What Tech’s Best Leaders are Doing to Sustain Growth and Profitability During an Economic Downturn

Technology and InnovationDigital TransformationTechnologyBoard and CEO AdvisoryBoard EffectivenessC-Suite SuccessionDevelopment and TransitionTeam Effectiveness
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Tuck Rickards
March 30, 2023
3 min read
Technology and InnovationDigital TransformationTechnologyBoard and CEO AdvisoryBoard EffectivenessC-Suite SuccessionDevelopment and TransitionTeam Effectiveness
Focusing on profitability while sustaining growth requires more prioritization and rigor, especially in go-to-market and product.


The technology industry is at a critical inflection point in its history as former standards of success are re-evaluated and re-defined. “Growth at all costs” is out—but are the technology businesses that were built according to those rules ready to adopt the new playbook of sustainable growth that prioritizes profitable margins?

We sought an insider’s perspective to better understand how some household name technology companies and leaders are making this pivot. Tuck Rickards, managing director at Russell Reynolds Associates and co-leader of the company’s Core and Growth Technology Practice, says that when faced with a confluence of imperatives—balancing growth and scaling; maximizing efficiency amid more scrutiny of profitability; and making necessary cost adjustments to appease investors and boards—those who have found the most success are turning to tighter operations and a smarter go-to-market approach, and ensuring they have the right leadership team in place.

In a recent survey of nearly 185 technology leaders conducted by Russell Reynolds Associates, nearly two-thirds asserted that optimizing the business portfolio and retaining critical talent are the keys to winning during the current downturn. Another half touted the importance of implementing cost-cutting measures (not including workforce reductions), while simultaneously investing in digital and technologies to boost operational efficiency. “The best internet and technology companies today grew through tough market environments,” says Rickards. “It’s really a question of how you prioritize growth opportunities, and how you get more efficient in everything that you do.” Importantly, “Reaching profitability is not the finish line,” he says. “It’s sustaining growth over an enduring period and making smart investments, while producing more profitable margins.”

What have Rickards’ CEO and board clients told him about how they are pivoting in alignment with these new expectations? “There are two strategies we’re hearing consistently, from both public and private companies, about optimizing their core business,” Rickards says. “One, to tighten up their go-to-market strategy. Companies are connecting the dots between sales, marketing, and customer success by introducing more efficiency, operationality, and consistency to improve margins, yet generate a cycle of enduring growth. That is imperative to being a modern, well-run, efficient technology company.”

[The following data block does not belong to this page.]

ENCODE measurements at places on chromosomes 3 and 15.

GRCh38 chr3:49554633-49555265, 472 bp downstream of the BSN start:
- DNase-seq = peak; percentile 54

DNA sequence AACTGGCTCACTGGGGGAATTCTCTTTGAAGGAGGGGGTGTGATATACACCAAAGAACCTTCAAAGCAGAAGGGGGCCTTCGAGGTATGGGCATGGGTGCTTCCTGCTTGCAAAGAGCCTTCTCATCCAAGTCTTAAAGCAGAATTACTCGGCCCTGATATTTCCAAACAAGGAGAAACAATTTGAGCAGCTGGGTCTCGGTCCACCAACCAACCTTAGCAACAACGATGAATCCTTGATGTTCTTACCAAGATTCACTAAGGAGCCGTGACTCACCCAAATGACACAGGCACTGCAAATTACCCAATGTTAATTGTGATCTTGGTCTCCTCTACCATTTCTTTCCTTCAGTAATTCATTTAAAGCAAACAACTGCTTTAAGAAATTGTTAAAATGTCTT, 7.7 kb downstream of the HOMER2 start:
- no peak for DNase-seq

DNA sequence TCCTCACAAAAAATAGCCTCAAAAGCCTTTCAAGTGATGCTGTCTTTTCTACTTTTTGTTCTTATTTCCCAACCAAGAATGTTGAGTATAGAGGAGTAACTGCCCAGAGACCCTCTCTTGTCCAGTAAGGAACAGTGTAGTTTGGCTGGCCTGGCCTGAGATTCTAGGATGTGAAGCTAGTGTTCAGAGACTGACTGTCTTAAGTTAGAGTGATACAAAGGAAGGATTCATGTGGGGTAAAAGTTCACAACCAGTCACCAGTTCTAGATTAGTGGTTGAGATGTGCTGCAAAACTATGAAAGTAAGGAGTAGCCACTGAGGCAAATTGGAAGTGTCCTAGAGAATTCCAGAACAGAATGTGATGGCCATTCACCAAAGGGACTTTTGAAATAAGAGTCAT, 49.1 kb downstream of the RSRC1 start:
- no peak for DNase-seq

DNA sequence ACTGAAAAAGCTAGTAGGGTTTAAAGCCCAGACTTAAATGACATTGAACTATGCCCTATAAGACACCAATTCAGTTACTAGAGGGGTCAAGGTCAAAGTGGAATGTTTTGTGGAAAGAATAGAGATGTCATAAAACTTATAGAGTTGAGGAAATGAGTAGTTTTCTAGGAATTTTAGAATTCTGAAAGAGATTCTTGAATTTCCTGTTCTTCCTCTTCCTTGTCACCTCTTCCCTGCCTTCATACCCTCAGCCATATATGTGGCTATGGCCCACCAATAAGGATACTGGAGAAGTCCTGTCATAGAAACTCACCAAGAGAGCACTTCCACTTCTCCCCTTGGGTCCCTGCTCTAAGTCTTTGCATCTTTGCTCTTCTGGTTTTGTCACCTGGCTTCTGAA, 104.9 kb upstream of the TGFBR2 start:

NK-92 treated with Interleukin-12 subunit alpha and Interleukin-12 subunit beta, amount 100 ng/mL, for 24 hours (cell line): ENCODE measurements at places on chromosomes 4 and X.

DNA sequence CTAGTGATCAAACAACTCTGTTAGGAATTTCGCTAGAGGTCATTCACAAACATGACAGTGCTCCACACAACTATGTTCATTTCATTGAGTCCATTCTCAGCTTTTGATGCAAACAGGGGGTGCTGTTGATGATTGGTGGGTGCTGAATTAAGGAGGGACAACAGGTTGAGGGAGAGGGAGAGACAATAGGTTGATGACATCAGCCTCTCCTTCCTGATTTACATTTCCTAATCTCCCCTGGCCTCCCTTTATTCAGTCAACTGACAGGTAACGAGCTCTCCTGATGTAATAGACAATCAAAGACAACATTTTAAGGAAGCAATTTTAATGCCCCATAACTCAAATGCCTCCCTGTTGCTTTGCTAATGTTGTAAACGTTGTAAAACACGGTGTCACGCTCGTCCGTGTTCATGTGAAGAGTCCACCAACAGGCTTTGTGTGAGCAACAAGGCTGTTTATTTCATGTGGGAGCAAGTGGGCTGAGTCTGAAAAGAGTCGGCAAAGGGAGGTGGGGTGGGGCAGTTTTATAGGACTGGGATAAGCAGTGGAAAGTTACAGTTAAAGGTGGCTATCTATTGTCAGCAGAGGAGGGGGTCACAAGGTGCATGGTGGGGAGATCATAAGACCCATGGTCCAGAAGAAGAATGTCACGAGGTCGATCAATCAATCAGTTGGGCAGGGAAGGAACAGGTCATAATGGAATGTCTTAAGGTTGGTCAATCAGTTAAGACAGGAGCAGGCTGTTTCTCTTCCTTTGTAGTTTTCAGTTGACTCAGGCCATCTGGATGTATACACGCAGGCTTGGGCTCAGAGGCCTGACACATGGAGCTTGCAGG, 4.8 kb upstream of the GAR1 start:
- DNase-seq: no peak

The other strategy Rickards and his colleagues hear often is the need to prioritize products that have a clear vision and strategy. “Most companies have had a number of ‘bets,’ where they have a core product as well as multiple adjacent products,” he says. “They’ve had a lot of experiments, acquisitions that they’ve not integrated. There is a huge push from investors around focusing in on two or three things that could be strategic, and very additive.” In other words, these companies are now making more deliberate choices to focus on top-line growth and ROI while putting additional scrutiny on the payoff of riskier long-term plays.

Many of these difficult strategic growth decisions hinge on reshaping the C-suite. Rickards advises clients to ask themselves: “Do we have the right people in place?” Teams that were previously oriented towards “growth at all costs” must now assess every functional leader and ask, “Do our leaders have the right mindsets, skill sets, and dynamic for successfully reinventing our strategic agenda?”

Ultimately, Rickards says, companies must have the right talent “to complement a more visionary CEO, and to get stuff done. That’s where the specific needs are.”

For teams that can be both operationally minded and pragmatic, Rickards says, this economic downturn will impart important lessons, but ultimately be merely another part of the boom-and-bust cycles of today’s market writ large. “The folks who have been through it before, successfully, are not panicking,” he says. “These CEOs know they have to make tough cost decisions, but ultimately view a recession as an opportunity—perhaps not one they sought out, but one that still offers benefits, lessons, and the prospect of reinvention.”

In real time, we are witnessing an evolving playbook for profitable growth as companies wade through this difficult market environment. Ultimately, bold leadership will be required to effectively balance sustainable, profitable growth against key investments in products, processes and people.




  • Robert Alexander is a member of Russell Reynolds Associates’ Technology Knowledge team. He is based in New York City.
  • Jemi Crookes leads Russell Reynolds Associates’ Technology Knowledge team. She is based in Washington D.C.
  • Tuck Rickards leads Russell Reynolds Associates’ Technology practice and is an Executive Board member at Fast Company. He is based in San Francisco.


This article was originally published by Fast Company.